would be parsed as `.`

from a module `False`

).

## # List Literals

```
emptyList = []
singletonList = [0] -- = 0 : []
listOfNums = [1, 2, 3] -- = 1 : 2 : [3]
listOfStrings = ["A", "B", "C"]
```

## # List Concatenation

```
listA = [1, 2, 3]
listB = [4, 5, 6]
listAThenB = listA ++ listB -- [1, 2, 3, 4, 5, 6]
(++) xs [] = xs
(++) [] ys = ys
(++) (x:xs) ys = x : (xs ++ ys)
```

## # Accessing elements in lists

Access the **n**th element of a list (zero-based):

```
list = [1 .. 10]
firstElement = list !! 0 -- 1
```

Note that `!!`

is a partial function, so certain inputs produce errors:

```
list !! (-1) -- *** Exception: Prelude.!!: negative index
list !! 1000 -- *** Exception: Prelude.!!: index too large
```

There's also `Data.List.genericIndex`

, an overloaded version of `!!`

, which accepts any `Integral`

value as the index.

```
import Data.List (genericIndex)
list `genericIndex` 4 -- 5
```

When implemented as singly-linked lists, these operations take **O(n)** time. If you frequently access elements by index, it's probably better to use `Data.Vector`

(from the vector (opens new window) package) or other data structures.

## # Basic Functions on Lists

```
head [1..10] -- 1
last [1..20] -- 20
tail [1..5] -- [2, 3, 4, 5]
init [1..5] -- [1, 2, 3, 4]
length [1 .. 10] -- 10
reverse [1 .. 10] -- [10, 9 .. 1]
take 5 [1, 2 .. ] -- [1, 2, 3, 4, 5]
drop 5 [1 .. 10] -- [6, 7, 8, 9, 10]
concat [[1,2], [], [4]] -- [1,2,4]
```

## # foldl

This is how the left fold is implemented. Notice how the order of the arguments in the step function is flipped compared to `foldr`

(the right fold):

```
foldl :: (b -> a -> b) -> b -> [a] -> b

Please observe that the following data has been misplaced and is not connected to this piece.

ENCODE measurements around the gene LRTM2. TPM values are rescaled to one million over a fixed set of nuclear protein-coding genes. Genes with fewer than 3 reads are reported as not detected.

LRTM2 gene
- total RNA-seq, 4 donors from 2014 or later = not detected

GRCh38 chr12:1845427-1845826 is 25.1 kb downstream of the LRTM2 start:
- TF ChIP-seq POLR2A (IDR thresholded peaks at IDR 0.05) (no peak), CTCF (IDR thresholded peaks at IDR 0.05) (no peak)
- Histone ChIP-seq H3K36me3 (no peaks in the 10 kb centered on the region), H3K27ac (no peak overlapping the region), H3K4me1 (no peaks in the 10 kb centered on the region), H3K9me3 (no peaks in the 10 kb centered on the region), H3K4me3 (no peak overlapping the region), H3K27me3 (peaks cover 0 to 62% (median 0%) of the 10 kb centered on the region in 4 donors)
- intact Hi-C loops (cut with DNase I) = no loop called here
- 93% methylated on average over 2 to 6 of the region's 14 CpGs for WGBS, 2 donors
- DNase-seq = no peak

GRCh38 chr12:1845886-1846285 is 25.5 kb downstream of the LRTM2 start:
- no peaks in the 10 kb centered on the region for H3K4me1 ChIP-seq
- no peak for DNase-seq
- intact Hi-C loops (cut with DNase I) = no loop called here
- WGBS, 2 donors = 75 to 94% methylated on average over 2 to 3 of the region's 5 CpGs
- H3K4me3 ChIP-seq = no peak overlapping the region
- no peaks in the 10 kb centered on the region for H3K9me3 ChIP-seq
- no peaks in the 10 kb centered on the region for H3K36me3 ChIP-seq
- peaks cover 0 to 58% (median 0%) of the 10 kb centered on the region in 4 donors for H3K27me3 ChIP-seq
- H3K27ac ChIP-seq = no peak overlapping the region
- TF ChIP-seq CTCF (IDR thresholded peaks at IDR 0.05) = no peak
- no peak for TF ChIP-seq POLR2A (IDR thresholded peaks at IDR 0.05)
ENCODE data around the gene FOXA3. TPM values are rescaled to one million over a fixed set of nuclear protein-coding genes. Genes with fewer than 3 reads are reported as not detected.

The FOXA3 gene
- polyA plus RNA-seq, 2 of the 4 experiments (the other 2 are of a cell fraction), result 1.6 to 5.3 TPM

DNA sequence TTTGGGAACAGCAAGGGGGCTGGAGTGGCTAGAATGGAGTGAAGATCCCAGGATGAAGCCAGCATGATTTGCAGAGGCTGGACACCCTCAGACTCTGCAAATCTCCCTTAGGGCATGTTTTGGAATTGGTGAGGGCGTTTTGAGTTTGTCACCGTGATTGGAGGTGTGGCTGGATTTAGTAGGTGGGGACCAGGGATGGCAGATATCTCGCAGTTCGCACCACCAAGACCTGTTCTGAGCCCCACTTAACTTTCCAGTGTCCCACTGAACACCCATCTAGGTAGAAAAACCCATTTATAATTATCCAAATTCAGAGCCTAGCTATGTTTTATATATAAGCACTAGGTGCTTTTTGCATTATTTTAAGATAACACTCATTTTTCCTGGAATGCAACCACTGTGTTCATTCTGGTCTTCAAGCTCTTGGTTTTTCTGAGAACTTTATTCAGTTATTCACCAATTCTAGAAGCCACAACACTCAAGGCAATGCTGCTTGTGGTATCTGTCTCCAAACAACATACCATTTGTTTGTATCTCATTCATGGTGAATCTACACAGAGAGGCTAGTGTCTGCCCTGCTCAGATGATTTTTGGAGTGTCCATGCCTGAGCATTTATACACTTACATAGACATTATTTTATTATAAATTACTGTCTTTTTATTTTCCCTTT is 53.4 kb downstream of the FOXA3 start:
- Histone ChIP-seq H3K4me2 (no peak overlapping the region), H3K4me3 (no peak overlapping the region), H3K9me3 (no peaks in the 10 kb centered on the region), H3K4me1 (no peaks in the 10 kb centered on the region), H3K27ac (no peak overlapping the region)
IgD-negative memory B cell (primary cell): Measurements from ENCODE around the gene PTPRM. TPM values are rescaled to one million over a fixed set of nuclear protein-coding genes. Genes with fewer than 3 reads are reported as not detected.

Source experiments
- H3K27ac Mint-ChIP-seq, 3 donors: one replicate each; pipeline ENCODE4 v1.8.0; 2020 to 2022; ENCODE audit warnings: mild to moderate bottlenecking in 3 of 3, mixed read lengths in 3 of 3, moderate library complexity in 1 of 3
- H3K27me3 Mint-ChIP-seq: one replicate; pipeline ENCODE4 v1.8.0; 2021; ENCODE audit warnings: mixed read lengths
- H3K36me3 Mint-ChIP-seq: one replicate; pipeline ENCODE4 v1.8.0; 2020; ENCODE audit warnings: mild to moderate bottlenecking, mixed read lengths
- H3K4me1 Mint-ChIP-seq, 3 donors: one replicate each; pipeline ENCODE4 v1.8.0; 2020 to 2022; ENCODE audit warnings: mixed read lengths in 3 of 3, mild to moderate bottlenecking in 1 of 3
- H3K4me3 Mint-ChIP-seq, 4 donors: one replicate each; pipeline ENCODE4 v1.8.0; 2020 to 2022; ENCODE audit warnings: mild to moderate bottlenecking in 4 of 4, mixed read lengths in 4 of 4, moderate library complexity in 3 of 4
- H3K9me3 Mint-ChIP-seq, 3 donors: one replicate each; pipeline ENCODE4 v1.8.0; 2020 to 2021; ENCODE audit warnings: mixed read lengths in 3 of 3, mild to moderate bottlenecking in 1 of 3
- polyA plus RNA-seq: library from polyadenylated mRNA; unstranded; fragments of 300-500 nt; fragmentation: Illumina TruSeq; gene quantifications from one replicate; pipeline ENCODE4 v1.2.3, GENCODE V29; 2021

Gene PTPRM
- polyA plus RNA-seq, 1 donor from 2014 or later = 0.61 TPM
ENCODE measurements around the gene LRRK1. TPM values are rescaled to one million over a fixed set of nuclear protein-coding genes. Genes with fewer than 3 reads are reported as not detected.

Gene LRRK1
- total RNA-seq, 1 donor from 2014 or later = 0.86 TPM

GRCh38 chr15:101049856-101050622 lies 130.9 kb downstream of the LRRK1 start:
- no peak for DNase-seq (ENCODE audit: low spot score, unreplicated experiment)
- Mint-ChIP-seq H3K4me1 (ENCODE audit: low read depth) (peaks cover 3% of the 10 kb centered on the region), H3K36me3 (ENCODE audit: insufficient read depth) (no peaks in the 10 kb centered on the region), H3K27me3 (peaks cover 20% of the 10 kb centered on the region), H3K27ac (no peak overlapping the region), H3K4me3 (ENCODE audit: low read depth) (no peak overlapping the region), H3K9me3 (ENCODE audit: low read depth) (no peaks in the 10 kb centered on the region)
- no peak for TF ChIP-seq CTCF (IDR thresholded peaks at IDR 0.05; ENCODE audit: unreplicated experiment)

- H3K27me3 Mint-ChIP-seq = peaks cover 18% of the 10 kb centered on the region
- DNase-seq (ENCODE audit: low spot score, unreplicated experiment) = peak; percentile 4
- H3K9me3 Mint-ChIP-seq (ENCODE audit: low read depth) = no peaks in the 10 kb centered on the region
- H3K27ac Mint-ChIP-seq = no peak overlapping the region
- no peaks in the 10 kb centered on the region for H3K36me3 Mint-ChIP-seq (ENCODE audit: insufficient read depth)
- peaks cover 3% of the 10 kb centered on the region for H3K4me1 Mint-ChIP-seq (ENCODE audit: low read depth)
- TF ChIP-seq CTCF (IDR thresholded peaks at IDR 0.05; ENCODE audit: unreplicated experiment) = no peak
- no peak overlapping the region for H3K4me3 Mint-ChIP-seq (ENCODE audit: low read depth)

foldl f acc [] = acc
foldl f acc (x:xs) = foldl f (f acc x) xs -- = foldl f (acc `f` x) xs
```

The left fold, `foldl`

, associates to the left. That is:

```
foldl (+) 0 [1, 2, 3] -- is equivalent to ((0 + 1) + 2) + 3
```

The reason is that `foldl`

is evaluated like this (look at `foldl`

's inductive step):

```
foldl (+) 0 [1, 2, 3] -- foldl (+) 0 [ 1, 2, 3 ]
foldl (+) ((+) 0 1) [2, 3] -- foldl (+) (0 + 1) [ 2, 3 ]
foldl (+) ((+) ((+) 0 1) 2) [3] -- foldl (+) ((0 + 1) + 2) [ 3 ]
foldl (+) ((+) ((+) ((+) 0 1) 2) 3) [] -- foldl (+) (((0 + 1) + 2) + 3) []
((+) ((+) ((+) 0 1) 2) 3) -- (((0 + 1) + 2) + 3)
```

The last line is equivalent to `((0 + 1) + 2) + 3`

. This is because `(f a b)`

is the same as `(a`

f`b)`

in general, and so `((+) 0 1)`

is the same as `(0 + 1)`

in particular.

## # foldr

This is how the right fold is implemented:

```
foldr :: (a -> b -> b) -> b -> [a] -> b
foldr f z [] = z
foldr f z (x:xs) = f x (foldr f z xs) -- = x `f` foldr f z xs
```

The right fold, `foldr`

, associates to the right. That is:

```
foldr (+) 0 [1, 2, 3] -- is equivalent to 1 + (2 + (3 + 0))
```

The reason is that `foldr`

is evaluated like this (look at the inductive step of `foldr`

):

```
foldr (+) 0 [1, 2, 3] -- foldr (+) 0 [1,2,3]
(+) 1 (foldr (+) 0 [2, 3]) -- 1 + foldr (+) 0 [2,3]
(+) 1 ((+) 2 (foldr (+) 0 [3])) -- 1 + (2 + foldr (+) 0 [3])
(+) 1 ((+) 2 ((+) 3 (foldr (+) 0 []))) -- 1 + (2 + (3 + foldr (+) 0 []))
(+) 1 ((+) 2 ((+) 3 0)) -- 1 + (2 + (3 + 0 ))
```

The last line is equivalent to `1 + (2 + (3 + 0))`

, because `((+) 3 0)`